Shelter Manager Amanda Herrera had a busy night and said the facility had three women come in, including Estrella who slept with Manu and a family that was diverted to a motel about 30 minutes after they arrived and the county will provide the family with services.

“We had 27 men in here, so that brings our total to 35 people,” she said. “There were 30 people who stayed in the shelter.”

The shelter operates with many volunteers, she said, plus catering from Dominic’s, and despite it being busy, the evening went smoothly, as the rain came as predicted and everyone was already coming inside, put their belongings away and was eating.

“It was great the way it happened,” she said. “I thought they would be here until 9 a.m., but we have to take into account that today is Sunday, and there are also a handful of them who are out on their paper routes. We have to keep that in mind because most of the homeless individuals have jobs like that, so we let a few of them out early this morning.”

She had a painting party earlier in the day and said there were many compliments about the new color scheme as it now has a temporary shelter vibe instead of a National Guard feel.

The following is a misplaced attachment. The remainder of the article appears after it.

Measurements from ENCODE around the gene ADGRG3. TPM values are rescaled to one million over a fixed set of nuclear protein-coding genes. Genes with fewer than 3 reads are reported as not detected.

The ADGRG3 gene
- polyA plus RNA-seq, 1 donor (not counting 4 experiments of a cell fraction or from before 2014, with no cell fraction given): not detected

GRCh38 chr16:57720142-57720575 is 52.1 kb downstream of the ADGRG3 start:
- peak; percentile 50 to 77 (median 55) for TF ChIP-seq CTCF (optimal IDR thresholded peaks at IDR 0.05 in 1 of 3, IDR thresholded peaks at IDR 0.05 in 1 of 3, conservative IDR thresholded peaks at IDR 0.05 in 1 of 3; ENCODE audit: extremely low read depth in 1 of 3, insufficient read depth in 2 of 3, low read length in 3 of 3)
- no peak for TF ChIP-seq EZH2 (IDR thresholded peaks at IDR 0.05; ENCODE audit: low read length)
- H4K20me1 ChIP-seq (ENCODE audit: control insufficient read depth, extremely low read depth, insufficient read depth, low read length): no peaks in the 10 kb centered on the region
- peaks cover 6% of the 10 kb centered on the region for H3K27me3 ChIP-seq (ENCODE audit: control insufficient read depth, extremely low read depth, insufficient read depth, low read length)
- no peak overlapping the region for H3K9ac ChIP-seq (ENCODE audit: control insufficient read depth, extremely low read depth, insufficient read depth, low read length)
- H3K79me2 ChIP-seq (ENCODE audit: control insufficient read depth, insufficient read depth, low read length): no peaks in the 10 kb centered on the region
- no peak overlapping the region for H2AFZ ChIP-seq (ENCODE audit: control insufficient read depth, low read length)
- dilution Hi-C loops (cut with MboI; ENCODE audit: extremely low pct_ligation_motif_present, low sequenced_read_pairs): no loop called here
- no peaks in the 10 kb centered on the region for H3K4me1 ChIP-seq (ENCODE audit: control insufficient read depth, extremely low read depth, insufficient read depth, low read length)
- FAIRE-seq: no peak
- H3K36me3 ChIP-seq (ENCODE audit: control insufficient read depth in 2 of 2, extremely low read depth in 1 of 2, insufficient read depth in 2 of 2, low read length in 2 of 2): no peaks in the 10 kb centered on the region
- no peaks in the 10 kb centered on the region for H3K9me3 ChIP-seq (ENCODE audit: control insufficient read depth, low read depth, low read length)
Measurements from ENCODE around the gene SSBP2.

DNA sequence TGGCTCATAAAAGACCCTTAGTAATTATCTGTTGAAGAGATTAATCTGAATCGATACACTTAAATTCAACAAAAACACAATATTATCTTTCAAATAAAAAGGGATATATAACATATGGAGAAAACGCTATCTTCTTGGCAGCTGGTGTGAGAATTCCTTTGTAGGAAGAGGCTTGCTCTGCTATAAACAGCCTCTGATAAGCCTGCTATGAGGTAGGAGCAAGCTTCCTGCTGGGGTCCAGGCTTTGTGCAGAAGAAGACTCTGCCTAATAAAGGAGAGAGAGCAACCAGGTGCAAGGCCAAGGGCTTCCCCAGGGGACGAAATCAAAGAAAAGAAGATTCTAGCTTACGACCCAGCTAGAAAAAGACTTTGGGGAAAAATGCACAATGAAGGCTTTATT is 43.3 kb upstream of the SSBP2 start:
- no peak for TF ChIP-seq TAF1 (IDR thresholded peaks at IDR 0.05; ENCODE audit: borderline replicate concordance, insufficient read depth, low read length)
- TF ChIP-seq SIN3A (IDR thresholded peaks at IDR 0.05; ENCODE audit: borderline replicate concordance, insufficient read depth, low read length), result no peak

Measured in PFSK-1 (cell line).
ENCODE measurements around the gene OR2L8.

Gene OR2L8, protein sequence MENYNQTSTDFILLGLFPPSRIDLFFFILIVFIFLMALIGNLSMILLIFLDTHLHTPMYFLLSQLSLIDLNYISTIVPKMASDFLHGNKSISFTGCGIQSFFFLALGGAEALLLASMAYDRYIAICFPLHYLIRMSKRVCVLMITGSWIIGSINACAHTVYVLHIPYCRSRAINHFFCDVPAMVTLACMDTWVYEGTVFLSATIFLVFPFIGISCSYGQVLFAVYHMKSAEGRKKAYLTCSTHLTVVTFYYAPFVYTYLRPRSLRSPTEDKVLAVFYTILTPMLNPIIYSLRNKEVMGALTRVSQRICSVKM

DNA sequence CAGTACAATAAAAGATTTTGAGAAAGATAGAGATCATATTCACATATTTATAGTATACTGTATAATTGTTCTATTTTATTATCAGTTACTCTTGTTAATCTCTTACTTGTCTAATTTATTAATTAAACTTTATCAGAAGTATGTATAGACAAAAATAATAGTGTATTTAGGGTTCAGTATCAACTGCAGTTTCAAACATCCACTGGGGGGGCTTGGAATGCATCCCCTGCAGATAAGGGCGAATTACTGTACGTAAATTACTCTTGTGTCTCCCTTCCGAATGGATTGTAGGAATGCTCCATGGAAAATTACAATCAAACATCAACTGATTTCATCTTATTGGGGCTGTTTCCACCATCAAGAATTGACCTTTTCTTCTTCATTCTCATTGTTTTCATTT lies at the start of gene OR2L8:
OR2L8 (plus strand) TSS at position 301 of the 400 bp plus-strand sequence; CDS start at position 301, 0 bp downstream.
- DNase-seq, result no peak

“I am trained as a social worker, so the social worker in me says let me give them a home and not just a place where they can lay their head at night, but they can come and talk to me. The ones who stay behind and clean up are the ones who know me and know that I will stay behind until it is done.”

 She said the center just got staffed and she is trying to train them to be more empathetic towards the plight of the homeless.

“There are some severely mentally ill individuals in here, and I am not compliant to medications so we might have people who talk to themselves, but they are not a danger to themselves or others,” she said. “You’ve got to speak cautiously to them. Nothing is bothering them and they are not bothering anybody,” she said. “I think this population needs a little more compassion and somewhere to call home at least for the time being.”